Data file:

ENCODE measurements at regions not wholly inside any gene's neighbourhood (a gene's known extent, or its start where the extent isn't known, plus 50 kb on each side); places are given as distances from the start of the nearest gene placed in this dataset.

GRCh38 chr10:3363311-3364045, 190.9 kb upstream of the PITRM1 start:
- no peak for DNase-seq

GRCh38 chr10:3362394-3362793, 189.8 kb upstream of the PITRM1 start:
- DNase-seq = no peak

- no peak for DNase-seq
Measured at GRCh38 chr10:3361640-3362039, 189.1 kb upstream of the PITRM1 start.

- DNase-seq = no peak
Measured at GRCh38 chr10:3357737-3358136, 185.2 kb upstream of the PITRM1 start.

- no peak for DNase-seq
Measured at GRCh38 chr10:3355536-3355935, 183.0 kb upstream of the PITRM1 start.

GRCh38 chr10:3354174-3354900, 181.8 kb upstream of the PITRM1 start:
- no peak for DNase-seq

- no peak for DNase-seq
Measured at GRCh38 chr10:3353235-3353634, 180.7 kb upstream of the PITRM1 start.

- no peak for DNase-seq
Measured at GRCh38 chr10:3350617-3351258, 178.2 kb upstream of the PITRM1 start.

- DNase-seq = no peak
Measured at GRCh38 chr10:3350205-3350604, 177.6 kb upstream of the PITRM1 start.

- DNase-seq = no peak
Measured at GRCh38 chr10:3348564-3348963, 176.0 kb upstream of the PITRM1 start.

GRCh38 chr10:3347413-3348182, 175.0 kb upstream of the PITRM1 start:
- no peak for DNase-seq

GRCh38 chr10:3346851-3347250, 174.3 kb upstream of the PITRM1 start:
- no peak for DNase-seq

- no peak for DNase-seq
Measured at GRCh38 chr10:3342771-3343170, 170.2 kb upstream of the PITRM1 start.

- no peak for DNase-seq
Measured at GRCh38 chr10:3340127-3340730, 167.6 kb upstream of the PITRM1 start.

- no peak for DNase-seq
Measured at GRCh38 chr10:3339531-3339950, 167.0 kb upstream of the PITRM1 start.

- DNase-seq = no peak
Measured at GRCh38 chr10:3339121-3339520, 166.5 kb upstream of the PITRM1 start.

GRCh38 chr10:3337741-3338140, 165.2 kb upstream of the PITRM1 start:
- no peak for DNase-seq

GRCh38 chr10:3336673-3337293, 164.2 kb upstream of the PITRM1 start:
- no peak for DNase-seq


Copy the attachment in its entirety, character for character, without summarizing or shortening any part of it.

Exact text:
ENCODE measurements at regions not wholly inside any gene's neighbourhood (a gene's known extent, or its start where the extent isn't known, plus 50 kb on each side); places are given as distances from the start of the nearest gene placed in this dataset.

GRCh38 chr10:3363311-3364045, 190.9 kb upstream of the PITRM1 start:
- no peak for DNase-seq

GRCh38 chr10:3362394-3362793, 189.8 kb upstream of the PITRM1 start:
- DNase-seq = no peak

- no peak for DNase-seq
Measured at GRCh38 chr10:3361640-3362039, 189.1 kb upstream of the PITRM1 start.

- DNase-seq = no peak
Measured at GRCh38 chr10:3357737-3358136, 185.2 kb upstream of the PITRM1 start.

- no peak for DNase-seq
Measured at GRCh38 chr10:3355536-3355935, 183.0 kb upstream of the PITRM1 start.

GRCh38 chr10:3354174-3354900, 181.8 kb upstream of the PITRM1 start:
- no peak for DNase-seq

- no peak for DNase-seq
Measured at GRCh38 chr10:3353235-3353634, 180.7 kb upstream of the PITRM1 start.

- no peak for DNase-seq
Measured at GRCh38 chr10:3350617-3351258, 178.2 kb upstream of the PITRM1 start.

- DNase-seq = no peak
Measured at GRCh38 chr10:3350205-3350604, 177.6 kb upstream of the PITRM1 start.

- DNase-seq = no peak
Measured at GRCh38 chr10:3348564-3348963, 176.0 kb upstream of the PITRM1 start.

GRCh38 chr10:3347413-3348182, 175.0 kb upstream of the PITRM1 start:
- no peak for DNase-seq

GRCh38 chr10:3346851-3347250, 174.3 kb upstream of the PITRM1 start:
- no peak for DNase-seq

- no peak for DNase-seq
Measured at GRCh38 chr10:3342771-3343170, 170.2 kb upstream of the PITRM1 start.

- no peak for DNase-seq
Measured at GRCh38 chr10:3340127-3340730, 167.6 kb upstream of the PITRM1 start.

- no peak for DNase-seq
Measured at GRCh38 chr10:3339531-3339950, 167.0 kb upstream of the PITRM1 start.

- DNase-seq = no peak
Measured at GRCh38 chr10:3339121-3339520, 166.5 kb upstream of the PITRM1 start.

GRCh38 chr10:3337741-3338140, 165.2 kb upstream of the PITRM1 start:
- no peak for DNase-seq

GRCh38 chr10:3336673-3337293, 164.2 kb upstream of the PITRM1 start:
- no peak for DNase-seq